[This is my column in the Nov. 3 issue of The Commercial Review.]
He wasn’t going to play football as a freshman.
A three-sport athlete, he much prefers a baseball diamond to the gridiron.
More than four years later, Cole Stigleman is thankful he chose to play football.
“I’m so glad I didn’t (step away),” said Stigleman, a Jay County High School senior. “Football is an awesome sport.”
But after leaving West Jay Middle School after eighth grade, he thought about calling it quits.
“It is just crazy that I thought of even stopping playing,” he said.
This isn’t just about him making a life-changing decision to play. This is about how he became the most prolific runner in school history.
Stigleman didn’t register a carry through the first three games, and had six attempts in week four, a 48-12 loss to Adams Central.
The following week, he got his chance to shine. During the first half against Bluffton, junior Drew Huffman broke his collarbone, thrusting Stigleman into the limelight. He proceeded to rush 18 times for 131 yards and two touchdowns, including a 48-yard TD in the fourth quarter that turned out to be the game-winning score in a 54-50 victory.
“Drew was a great football player,” Stigleman said. “He had a great passion for the game. Lot of credit to him. …
“I felt bad but I had to step up and help the other guys out.”
Stigleman followed that effort with 135 yards the next week against Woodlan, and rushed for 190 yards and two touchdowns against South Adams.
He eclipsed the century mark in rushing yards two more times (126 and 143 respectively) while finishing the year with 816 yards on 121 carries for an average of 6.7 yards.
In terms of touches and yards it was a down season for Stigleman, which he is quick to admit.
“The sophomore year was probably the year I didn’t have my best year,” he said.
He rushed 113 times for 666 yards and nine touchdowns.
Stigleman had 100 or more yards three times. He had 151 yards and a pair of touchdowns week two against Blackford, 101 yards and a pair of scores against Bluffton in week five and a season-high 158 yards with three TDs in a 64-8 win over Indianapolis Marshall in week eight.
“Every time I got the ball I had to do what I had to do,” he said.
While Stigleman led the team in rushing yards that year, senior Levi Hummel had the most carries with 126. Huffman had 84 carries for 641 yards and nine touchdowns.
Two years earlier Stigleman proved he had the athletic ability. He was a shifty back that tried to juke defenders instead of waiting for things to develop at the line of scrimmage and power through.
It was this season that he started transitioning to more of the latter, but still keeping his ability to move laterally around defenders in open space.
After a slow start to the season — he had two yards against Delta and 77 against Blackford — Stigleman took off for back-to-back games rushing for 125 or more yards. He ended the season with 156, 146 and 189 yards respectively in the final three games, tallying 1,049 yards and 10 touchdowns on 158 carries.
“I love it,” he said. “I got the ball a lot, doing what I can do to help the team out.”
This season almost never happened.
Stigleman had a stress fracture in his lower spine he suffered playing baseball as a junior.
“I wasn’t really sure if I was going to play football because I wasn’t sure if my back was going to withstand a varsity football game,” he said.
But the rehab was quicker than expected, and Jay County coach Tim Millspaugh eased him into the season.
He made his senior debut in week four against Adams Central, catching two passes for 64 yards, but didn’t have a carry. The next week against Bluffton, he caught two more passes for 96 yards and a touchdown to go with his three carries for 20 yards. The following week, a 47-6 loss at Woodlan, he only had five yards.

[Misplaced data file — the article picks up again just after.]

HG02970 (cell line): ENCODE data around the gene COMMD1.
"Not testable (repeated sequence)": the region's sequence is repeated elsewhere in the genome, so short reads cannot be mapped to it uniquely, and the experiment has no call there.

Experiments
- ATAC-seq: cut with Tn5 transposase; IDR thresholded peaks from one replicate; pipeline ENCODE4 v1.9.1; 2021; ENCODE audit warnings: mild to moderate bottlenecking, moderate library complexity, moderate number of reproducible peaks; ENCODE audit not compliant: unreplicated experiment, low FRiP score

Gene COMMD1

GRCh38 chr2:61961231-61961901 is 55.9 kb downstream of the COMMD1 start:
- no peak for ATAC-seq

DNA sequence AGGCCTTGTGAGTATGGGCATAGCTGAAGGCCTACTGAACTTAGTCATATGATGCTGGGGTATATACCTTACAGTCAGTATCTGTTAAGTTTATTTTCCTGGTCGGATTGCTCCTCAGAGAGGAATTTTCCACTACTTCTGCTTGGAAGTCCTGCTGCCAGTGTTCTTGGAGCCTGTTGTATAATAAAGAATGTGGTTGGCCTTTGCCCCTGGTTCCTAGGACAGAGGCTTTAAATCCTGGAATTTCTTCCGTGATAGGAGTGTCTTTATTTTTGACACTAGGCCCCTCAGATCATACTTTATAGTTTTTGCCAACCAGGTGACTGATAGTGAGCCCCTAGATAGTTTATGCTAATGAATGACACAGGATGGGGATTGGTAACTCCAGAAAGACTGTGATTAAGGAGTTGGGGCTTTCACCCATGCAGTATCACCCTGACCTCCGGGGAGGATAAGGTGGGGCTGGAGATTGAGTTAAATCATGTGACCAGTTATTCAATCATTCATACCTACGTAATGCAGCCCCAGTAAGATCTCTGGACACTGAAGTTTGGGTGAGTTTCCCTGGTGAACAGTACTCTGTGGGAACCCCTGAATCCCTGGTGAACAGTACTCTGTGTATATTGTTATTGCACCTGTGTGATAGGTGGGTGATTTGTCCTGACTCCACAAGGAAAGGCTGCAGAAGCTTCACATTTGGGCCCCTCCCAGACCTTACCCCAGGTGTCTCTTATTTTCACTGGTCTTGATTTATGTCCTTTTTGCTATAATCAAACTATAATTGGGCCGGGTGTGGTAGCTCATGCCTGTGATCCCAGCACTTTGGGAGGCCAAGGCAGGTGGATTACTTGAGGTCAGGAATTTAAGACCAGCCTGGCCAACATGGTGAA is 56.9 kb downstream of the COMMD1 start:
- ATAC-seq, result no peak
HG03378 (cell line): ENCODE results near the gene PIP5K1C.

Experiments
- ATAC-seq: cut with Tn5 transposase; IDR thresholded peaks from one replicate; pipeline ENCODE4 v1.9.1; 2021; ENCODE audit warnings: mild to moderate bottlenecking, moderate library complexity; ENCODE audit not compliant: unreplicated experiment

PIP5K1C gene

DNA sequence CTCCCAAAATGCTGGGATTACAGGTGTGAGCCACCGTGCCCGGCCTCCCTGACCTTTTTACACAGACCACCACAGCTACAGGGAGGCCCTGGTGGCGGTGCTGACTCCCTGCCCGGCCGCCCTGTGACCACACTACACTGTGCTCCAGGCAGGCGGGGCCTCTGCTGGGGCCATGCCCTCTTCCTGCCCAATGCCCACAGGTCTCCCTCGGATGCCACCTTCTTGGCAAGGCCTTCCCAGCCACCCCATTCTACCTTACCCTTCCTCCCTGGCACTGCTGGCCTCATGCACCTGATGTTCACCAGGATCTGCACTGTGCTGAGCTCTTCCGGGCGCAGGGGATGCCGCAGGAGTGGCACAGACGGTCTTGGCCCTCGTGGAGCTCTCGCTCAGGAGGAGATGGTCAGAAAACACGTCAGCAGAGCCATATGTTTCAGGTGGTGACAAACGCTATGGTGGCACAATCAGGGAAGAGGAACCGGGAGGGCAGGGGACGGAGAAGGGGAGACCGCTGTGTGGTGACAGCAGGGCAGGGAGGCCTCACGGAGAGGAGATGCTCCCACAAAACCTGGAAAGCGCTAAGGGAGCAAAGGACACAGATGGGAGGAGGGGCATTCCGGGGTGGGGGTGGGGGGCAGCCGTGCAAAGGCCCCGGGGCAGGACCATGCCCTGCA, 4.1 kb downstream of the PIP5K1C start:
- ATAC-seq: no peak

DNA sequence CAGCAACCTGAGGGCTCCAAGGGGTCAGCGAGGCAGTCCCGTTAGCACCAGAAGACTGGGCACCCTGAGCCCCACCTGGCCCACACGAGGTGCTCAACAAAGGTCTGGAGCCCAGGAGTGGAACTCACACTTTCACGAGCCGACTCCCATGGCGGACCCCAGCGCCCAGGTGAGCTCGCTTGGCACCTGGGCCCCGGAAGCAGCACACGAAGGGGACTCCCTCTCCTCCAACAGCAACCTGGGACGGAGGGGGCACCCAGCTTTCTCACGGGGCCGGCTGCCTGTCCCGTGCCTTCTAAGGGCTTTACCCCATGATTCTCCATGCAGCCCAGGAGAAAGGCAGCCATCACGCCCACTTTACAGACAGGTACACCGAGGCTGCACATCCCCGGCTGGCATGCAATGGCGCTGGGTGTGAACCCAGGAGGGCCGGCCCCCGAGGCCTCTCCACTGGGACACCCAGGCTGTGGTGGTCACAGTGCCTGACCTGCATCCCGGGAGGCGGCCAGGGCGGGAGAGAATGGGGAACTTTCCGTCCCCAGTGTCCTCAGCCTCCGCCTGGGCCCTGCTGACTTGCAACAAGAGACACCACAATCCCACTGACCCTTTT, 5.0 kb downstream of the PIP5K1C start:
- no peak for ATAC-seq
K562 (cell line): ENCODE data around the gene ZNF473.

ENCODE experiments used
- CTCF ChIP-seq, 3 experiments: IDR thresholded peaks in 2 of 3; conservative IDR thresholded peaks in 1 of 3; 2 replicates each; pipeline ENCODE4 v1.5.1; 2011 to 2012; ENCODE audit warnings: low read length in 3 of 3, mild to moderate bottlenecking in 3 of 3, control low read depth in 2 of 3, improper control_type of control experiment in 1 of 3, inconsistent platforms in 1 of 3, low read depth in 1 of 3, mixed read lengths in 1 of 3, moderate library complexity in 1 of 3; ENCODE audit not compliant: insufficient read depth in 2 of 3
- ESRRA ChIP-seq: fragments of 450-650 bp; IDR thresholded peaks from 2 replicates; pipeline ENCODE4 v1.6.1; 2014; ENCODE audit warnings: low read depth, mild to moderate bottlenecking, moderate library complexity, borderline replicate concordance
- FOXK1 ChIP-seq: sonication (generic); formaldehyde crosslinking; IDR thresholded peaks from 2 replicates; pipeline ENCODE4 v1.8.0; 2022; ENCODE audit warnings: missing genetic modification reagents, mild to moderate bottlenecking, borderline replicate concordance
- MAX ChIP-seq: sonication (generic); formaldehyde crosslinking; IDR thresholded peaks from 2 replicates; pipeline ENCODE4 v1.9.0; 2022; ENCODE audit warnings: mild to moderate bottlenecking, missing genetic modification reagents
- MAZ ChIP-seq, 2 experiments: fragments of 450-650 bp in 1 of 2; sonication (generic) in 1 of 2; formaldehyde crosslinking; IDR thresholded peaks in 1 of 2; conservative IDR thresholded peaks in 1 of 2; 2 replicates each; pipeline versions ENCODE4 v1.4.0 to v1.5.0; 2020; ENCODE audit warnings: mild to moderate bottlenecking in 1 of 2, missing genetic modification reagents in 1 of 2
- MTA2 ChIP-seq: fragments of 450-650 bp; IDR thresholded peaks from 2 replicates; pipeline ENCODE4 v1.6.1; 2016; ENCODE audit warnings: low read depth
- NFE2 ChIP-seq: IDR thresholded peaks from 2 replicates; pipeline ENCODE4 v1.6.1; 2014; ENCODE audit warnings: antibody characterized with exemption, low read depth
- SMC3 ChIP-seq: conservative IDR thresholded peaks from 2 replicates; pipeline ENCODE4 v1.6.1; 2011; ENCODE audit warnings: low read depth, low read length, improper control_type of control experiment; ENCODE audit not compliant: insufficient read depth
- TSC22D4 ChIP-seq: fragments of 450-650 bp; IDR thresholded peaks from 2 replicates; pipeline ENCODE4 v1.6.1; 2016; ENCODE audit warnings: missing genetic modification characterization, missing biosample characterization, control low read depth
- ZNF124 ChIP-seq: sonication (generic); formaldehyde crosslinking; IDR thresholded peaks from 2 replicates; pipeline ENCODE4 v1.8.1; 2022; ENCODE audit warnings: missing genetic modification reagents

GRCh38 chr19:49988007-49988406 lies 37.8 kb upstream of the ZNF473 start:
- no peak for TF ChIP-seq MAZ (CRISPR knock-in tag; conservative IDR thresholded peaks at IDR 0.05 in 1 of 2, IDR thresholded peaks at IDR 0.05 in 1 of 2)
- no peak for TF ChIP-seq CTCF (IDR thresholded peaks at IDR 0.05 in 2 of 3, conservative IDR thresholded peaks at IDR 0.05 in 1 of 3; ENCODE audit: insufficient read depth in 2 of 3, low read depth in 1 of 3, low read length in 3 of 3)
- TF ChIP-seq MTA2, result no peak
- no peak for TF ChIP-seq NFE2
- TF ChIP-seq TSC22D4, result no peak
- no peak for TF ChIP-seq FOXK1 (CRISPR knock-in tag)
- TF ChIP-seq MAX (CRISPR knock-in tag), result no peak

Week seven at South Adams, as assistant coach Terry Robbins liked to say, “The deuce is loose.” (Stigleman’s jersey number is 2.)
He had 13 carries for 113 yards while adding 73 yards and a touchdown on six catches against the Starfires.
It was the first of six consecutive games with 100 or more rushing yards, including a career-high 218 on 24 carries against Heritage.
He added 163 yards on 37 carries (a career-high) in the sectional opener against Logansport, which allowed him to become the school’s career rushing leader. He surpassed the record of 3,066 set by 2015 graduate J.D. Mangas.
Stigleman tacked on 128 more Oct. 28 in a 9-6 loss to the Wayne Generals in the sectional semifinal, finishing the year with 787 yards on the season and 3,319 for his career.
Stigleman’s impact on the Patriots has been three-fold; he gives the offense a weapon no matter where he is on the field, he leads the underclassmen by example and his teammates enjoy blocking for him.
“I love it,” said classmate and guard Ethan Theurer. “I know he’s always going to make me right. If I give him any space he’s going to find it and get through it.
“It makes my job easier, honestly.”
Millspaugh feels fortunate Stigleman chose to put on the pads as a freshman.
“I don’t think there’s any question he’s been very important,” he said. “Any time you have a guy (other teams) have to be concerned about, that helps everybody out.
“He’s been fun to have on our football team.”
Had the three-sport star instead chosen to play two — or even one — in high school, Mangas might still be the school’s rushing leader. The “deuce is loose” could have referred to someone else.
But Stigleman stuck with it. He shined when he was thrust into the starting role, overcame a sophomore slump to emerge as a junior and broke a record as a senior.
“It is awesome,” he said. “To hold any record it is pretty sweet.
“It was a lot of hard work, especially coming into this season with an injury.”
He walked off the field a week ago with more rushing yards than anyone in school history.
It capped a career that almost didn’t happen.